It probably goes without saying that if you’re an arachnophobe, it might be best to look away now…
Until recently I’d never tried photographing spiders, but being the exceptionally cool person I am, I joined a spider walk just before I left Bristol. Led by the extremely knowledgeable Mark Pajak, we spent a couple of hours wandering down the Avon Gorge looking for spiders and identifying them. The diversity took me by surprise, so when I got back to Coventry I thought I’d try to track down a few for myself.
Not so much variety here! Almost every spider in the garden seems to be the same species. What I can find lots of are Cross Spiders (Araneus diadematus), named for the distinctive cross marking on the abdomen.
Fortunately with a bit of imagination, the number of different shots you can get from a single species – or even an individual spider – is surprisingly high. This is especially true if you give up on natural light and play with a flash or two instead.
The key to the shot below was to poke holes through a piece of cardboard that originally held the pie I’d just eaten for dinner. I propped up the card behind the spider (who was considerate enough to sit still throughout his impromptu photoshoot) and lined him up with one of the holes. Fire a flash behind the card and through the hole, and you get a cool spider silhouette suspended in an octagon of light. A simple, cheap, and effective way to get a unique image!
The red colour on the left of the photo was the unexpected result of using food packaging as a backdrop. It seems Linda McCartney likes to use a bold crimson to make her products stand out on the shelves.
And by the way, I feel justified in calling this spider ‘he’ rather than ‘it’, because of the large palps at the front of his body. Bizarrely, it’s often easier to determine the sex of a spider than it is to determine its species.
Flash-lit spider photography doesn’t always need to involve the haphazard stabbing of a piece of cardboard. This next shot was of the exact same individual spider, again lit entirely by a single flash. But this time the flash was held up behind and off to the left of the picture, completely unobstructed by food packaging. This let the light shine through the spider and reflect off his web, revealing its structure against an unlit black background.
When you’re making the light, you really are limited only by creativity. Or boredom and frustration, as it can take a painfully long time to get everything right with no natural light and very small subjects.
Next up is the photo that started my spider-photographing spree, although it’s still my favourite of the lot. I’d set my alarm for a painfully early hour to cycle over to a nearby meadow, ready to shoot some butterflies or some other pretty creatures in the beautiful morning light that the weather forecast promised.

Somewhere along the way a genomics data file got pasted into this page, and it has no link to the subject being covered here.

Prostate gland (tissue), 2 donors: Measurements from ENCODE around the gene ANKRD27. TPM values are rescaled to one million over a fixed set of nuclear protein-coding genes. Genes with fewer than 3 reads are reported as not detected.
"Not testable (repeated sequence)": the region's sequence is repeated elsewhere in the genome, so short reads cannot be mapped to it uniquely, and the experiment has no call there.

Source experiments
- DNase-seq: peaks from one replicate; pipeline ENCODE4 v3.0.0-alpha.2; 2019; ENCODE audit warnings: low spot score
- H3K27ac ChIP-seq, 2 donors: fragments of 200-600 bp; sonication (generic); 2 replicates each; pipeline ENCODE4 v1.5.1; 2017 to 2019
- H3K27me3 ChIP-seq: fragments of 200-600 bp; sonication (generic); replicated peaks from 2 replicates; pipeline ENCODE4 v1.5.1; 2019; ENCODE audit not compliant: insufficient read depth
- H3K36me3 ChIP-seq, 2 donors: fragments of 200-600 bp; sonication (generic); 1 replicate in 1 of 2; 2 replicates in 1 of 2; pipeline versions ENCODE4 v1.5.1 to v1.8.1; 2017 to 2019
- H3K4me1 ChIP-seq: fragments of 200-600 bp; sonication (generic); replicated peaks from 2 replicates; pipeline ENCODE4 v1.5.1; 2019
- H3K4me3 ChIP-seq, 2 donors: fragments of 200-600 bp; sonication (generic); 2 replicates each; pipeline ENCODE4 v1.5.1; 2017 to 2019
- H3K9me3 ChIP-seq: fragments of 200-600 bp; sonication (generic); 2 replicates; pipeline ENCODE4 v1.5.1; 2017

As ever, the weather forecast lied.
Not to be outdone, I found another Cross Spider that had spun its web between the leaves of a large pot plant, and I decided to make my own sunrise. All it took was a few layers of orange tissue paper, a headtorch and an elastic band, and suddenly I had a personal star I could carry around in my pocket. By shining it directly behind the spider, the resulting image could well have been taken in front of the glowing red orb of a spectacular rising sun.
The weather was kinder a few days later. With heavy fog oppressing the streets, everything was laden with dew. When the sun finally started to make itself known later on, all the spider webs began to shimmer and shine in the light, practically begging to be photographed.
Shots of dewy spiders and their webs are a massive photographic cliché, but they’re overdone for a reason – it’s great fun and they can look spectacular! There are certainly much more impressive examples out there than what I’ve managed here.
Apart from the disturbingly large and long-legged house spiders that move far too quickly for my liking, the only other spider species I’ve had the chance to photograph was this little guy. This is a Zebra Jumping Spider, and it’s about as close as any arachnid is ever going to come to being cute.
Jumping spiders are absolutely tiny, but also remarkably inquisitive. They have exceptionally good eyesight compared to other spiders because they’re active hunters, running around to look for prey rather than spinning a web and waiting.
Zebra Spiders seem to be actively interested in humans and will often turn to look at you when you look at them, and they sometimes behave differently when they know they’re being watched. This is actually referenced in their Latin name Salticus scenicus, which literally means ‘theatrical jumper’. Very appropriate!
That’s all I’ve got to share this time around, but if you want to see more of my photography and hear the stories behind the shots, please put your email in the box in the sidebar to receive monthly email updates. No spam and no more spiders any time soon, I promise!